Singapore is full to bursting with quality accommodation but there is little that doesn't conform to traditional standards. The new renegade in the pack is the design hotel Naumi. Right next to the defiantly old-school Raffles, it's named after the Sanskrit word for the ninth day of happiness and is one of a very few quality, small-scale contemporary hotels on the island. It dubs itself a "personal luxury hotel", which means an aide is deployed to each guest and will do everything from arranging your perfect night out in Singapore to booking a limo.
Opened last year and designed by the Singapore-based firm Eco-id, which was behind the equally chic Metropolitan Hotel in Bangkok, Naumi's cutting-edge design is apparent from the moment you step inside, with huge pod seats scattered around the lobby bar plus the steel ornamental flower motif that creeps up the walls (you'll find another above your bed). The 10-storey glass tower is capped with a rooftop infinity pool that looks directly out on to the centre of the business district – it looks at first as if you could swim right over the edge, such are the lack of obstructions.
The Naumi's most decadent asset however, is the presence of a 24-hour valet devoted to each guest. He or she will do everything from picking you up at the airport to arranging a deep tissue massage or delivering Xbox/ Wii games or DVDs to your room along with a bucket of popcorn.
Naumi Hotel, 41 Seah Street, Singapore (00 65 6403 6000; www.naumihotel.com). Seah Street is one of the very few streets left in the financial and shopping district that hasn't been given a complete corporate makeover, so there's still a nifty selection of tiny but lively Korean, Vietnamese and Chinese restaurants serving up cheap, filling fare. There's also the official Singapore Newcastle United Supporters Club bar, but thankfully, it doesn't open out on to the street.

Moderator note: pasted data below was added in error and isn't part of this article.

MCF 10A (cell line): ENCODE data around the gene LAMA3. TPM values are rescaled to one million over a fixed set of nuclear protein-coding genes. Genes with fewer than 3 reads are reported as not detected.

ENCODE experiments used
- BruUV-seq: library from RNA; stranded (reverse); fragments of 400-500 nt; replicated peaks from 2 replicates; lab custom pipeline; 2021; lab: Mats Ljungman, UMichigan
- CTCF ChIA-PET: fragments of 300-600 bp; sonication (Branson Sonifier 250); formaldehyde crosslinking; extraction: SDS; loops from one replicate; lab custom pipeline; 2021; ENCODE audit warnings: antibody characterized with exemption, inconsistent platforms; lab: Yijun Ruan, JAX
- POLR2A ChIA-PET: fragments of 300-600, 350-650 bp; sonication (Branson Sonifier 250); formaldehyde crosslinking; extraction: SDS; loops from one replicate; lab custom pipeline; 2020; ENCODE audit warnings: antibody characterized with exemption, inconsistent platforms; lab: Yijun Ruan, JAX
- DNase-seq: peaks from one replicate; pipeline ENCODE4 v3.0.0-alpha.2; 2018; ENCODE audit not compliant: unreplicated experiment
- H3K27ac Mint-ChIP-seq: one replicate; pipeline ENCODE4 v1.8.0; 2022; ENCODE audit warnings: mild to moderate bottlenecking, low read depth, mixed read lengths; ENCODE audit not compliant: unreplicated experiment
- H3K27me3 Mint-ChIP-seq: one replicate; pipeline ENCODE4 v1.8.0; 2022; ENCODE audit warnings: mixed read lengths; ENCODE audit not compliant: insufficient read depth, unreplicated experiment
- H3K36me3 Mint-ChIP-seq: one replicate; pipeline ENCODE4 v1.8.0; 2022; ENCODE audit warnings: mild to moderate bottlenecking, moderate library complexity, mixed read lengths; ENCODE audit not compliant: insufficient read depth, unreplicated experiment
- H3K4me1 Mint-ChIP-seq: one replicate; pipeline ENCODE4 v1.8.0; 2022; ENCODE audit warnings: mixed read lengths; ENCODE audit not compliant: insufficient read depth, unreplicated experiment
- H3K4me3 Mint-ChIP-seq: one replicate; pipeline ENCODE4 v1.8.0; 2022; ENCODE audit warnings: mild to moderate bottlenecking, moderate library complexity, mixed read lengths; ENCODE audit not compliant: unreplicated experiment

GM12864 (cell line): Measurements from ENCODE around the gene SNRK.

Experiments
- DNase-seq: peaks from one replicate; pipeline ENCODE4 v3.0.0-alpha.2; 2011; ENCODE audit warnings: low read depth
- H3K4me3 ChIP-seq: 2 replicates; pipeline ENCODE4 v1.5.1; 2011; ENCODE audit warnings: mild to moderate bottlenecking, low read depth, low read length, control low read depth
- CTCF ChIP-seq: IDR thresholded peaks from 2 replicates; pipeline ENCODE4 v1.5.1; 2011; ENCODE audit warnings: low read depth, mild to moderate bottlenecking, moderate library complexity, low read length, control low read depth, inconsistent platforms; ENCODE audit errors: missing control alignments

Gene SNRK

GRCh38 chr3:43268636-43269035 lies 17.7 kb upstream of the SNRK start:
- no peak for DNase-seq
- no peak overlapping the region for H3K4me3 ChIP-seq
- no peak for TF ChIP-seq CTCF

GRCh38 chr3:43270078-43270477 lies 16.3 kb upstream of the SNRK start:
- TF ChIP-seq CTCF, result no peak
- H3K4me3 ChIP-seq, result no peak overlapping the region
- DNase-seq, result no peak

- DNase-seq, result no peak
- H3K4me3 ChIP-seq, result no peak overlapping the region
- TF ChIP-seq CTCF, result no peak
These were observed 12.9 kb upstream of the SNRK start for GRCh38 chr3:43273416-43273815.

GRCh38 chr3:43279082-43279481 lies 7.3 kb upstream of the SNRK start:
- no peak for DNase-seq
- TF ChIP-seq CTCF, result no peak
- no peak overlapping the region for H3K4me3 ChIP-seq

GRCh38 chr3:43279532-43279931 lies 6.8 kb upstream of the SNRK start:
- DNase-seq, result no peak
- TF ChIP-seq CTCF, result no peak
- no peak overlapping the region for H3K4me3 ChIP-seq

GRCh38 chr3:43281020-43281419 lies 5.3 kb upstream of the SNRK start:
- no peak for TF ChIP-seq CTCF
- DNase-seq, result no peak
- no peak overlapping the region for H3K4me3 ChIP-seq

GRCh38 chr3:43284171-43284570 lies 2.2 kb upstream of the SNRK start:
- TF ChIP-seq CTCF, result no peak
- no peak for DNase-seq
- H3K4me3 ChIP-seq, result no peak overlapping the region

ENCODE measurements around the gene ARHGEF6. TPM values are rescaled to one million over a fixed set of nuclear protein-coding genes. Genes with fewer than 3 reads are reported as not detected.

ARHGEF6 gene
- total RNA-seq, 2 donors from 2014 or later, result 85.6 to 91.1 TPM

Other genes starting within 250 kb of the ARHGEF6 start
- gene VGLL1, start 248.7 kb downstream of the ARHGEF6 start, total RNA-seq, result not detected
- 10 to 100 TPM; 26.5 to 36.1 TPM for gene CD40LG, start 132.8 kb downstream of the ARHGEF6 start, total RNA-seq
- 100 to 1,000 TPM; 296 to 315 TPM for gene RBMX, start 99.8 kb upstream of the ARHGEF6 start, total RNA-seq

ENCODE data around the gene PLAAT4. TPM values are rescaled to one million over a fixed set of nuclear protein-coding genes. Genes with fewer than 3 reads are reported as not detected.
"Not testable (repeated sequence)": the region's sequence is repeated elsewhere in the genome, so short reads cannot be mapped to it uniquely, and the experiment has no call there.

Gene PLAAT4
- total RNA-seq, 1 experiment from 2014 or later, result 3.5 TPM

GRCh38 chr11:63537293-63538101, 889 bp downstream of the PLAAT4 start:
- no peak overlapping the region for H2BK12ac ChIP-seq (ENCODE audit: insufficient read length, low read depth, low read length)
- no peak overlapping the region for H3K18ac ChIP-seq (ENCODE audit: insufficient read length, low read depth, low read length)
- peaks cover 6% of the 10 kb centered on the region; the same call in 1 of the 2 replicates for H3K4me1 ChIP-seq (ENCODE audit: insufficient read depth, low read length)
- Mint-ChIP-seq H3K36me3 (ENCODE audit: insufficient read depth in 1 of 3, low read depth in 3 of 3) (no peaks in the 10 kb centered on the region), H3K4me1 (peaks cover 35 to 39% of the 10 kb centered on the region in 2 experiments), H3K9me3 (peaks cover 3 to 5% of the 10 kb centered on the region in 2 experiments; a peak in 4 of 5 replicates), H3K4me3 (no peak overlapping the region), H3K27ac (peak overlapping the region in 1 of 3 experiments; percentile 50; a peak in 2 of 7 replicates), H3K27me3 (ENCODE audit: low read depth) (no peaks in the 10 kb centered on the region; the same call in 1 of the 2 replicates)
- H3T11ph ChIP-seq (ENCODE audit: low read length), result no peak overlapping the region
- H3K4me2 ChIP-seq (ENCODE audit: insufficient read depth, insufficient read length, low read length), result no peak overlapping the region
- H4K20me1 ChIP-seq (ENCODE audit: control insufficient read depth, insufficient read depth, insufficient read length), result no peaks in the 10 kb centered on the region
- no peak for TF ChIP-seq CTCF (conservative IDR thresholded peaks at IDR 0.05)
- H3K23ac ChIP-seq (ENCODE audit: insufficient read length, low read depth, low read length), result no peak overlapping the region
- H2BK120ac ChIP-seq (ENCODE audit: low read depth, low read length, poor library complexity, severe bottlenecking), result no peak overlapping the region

At the end of the road is the huge low-level expanse of the "Chimes" shopping and eating complex. And, of course, you're right over the road from Raffles, if you do fancy sampling some more traditional hospitality in its 1920s bar.
Time from international airport: Changi Airport is 20km – around 30 minutes' drive – from the hotel. A taxi will cost around S$25 (£9.40) one-way.
Rooms are large (there are only 40, which is tiny by Singaporean standards), with enough space for a sizeable living room area, kitchenette (or pantry in smaller rooms), desk and bathroom in the open-plan rooms as well as a bed area that contains a whopper of a double with a goose feather duvet and pillows. There's a Nespresso machine for coffee, a yoga mat and a 42-inch flat-screen television that turns 180 degrees so you can watch it in bed or in the living room.
The retro-chic flock wallpaper so beloved of London bars at the moment and the Dedon chairs, shaded loungers and louche atmosphere set Naumi apart from the plethora of neighbouring business hotels.
One of the floors is female only (though there's little difference in the rooms other than make-up remover in the bathroom), but the two small gyms are unisex.
Freebies: the contents of the mini bar, which is restocked daily. It's not as well stocked as most but there's a decent selection of soft drinks, juices and beers. You also get some chestnut biscuits and sweetcorn. In the white marble bathroom, you'll find Aesop toiletries – an Australian brand that specialises in botanical skincare with no synthetic fragrances or animal ingredients. Local phone calls from your room are free.
Keeping in touch: There's an iPod charger in each room and, if you forgot to bring your laptop, the staff will be happy to lend you one, which you can surf in the lobby bar. Local phone calls and Wi-Fi throughout the building are free of charge.
THE BOTTOM LINE
Double rooms start at S$494 (£183) room only, rising up to the luxury suite at a cool S$1,118 (£415) per night.
I'm not paying that: The Beach Hotel (00 65 6336 7712; www.beachhotel.com.sg) on nearby Beach Road is a long-standing budget winner with doubles starting at S$140 (£52), room only.Reuse content